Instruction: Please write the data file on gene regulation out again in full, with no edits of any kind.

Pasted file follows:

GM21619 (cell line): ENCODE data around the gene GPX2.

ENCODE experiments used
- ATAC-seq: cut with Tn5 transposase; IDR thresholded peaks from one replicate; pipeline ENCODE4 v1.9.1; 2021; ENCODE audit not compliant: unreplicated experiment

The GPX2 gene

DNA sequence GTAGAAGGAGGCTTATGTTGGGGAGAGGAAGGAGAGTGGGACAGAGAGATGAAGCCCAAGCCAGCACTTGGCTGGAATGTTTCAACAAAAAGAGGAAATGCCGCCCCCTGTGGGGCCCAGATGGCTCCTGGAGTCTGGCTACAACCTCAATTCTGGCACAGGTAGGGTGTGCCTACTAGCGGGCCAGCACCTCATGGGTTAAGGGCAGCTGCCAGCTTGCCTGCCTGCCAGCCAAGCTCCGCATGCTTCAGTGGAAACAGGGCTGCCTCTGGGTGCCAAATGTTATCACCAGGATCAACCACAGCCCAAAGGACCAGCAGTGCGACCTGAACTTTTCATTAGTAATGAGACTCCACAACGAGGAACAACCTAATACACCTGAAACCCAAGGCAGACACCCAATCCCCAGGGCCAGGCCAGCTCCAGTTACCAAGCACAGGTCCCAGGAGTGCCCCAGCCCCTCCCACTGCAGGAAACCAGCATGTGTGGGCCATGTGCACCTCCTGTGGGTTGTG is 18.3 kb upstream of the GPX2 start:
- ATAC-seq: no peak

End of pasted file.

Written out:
GM21619 (cell line): ENCODE data around the gene GPX2.

ENCODE experiments used
- ATAC-seq: cut with Tn5 transposase; IDR thresholded peaks from one replicate; pipeline ENCODE4 v1.9.1; 2021; ENCODE audit not compliant: unreplicated experiment

The GPX2 gene

DNA sequence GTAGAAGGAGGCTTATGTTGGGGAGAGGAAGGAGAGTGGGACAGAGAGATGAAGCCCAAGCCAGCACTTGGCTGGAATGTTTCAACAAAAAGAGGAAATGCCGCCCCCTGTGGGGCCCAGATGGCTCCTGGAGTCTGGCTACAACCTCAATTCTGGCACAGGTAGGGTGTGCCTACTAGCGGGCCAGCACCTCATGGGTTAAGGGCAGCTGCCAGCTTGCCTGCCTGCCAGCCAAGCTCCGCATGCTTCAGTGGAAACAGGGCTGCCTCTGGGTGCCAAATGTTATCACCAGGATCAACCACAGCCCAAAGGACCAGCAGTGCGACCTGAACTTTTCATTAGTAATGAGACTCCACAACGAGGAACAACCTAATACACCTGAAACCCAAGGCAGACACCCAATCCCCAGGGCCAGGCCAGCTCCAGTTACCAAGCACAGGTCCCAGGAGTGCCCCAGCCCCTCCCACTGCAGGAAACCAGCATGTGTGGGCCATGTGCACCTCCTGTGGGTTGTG is 18.3 kb upstream of the GPX2 start:
- ATAC-seq: no peak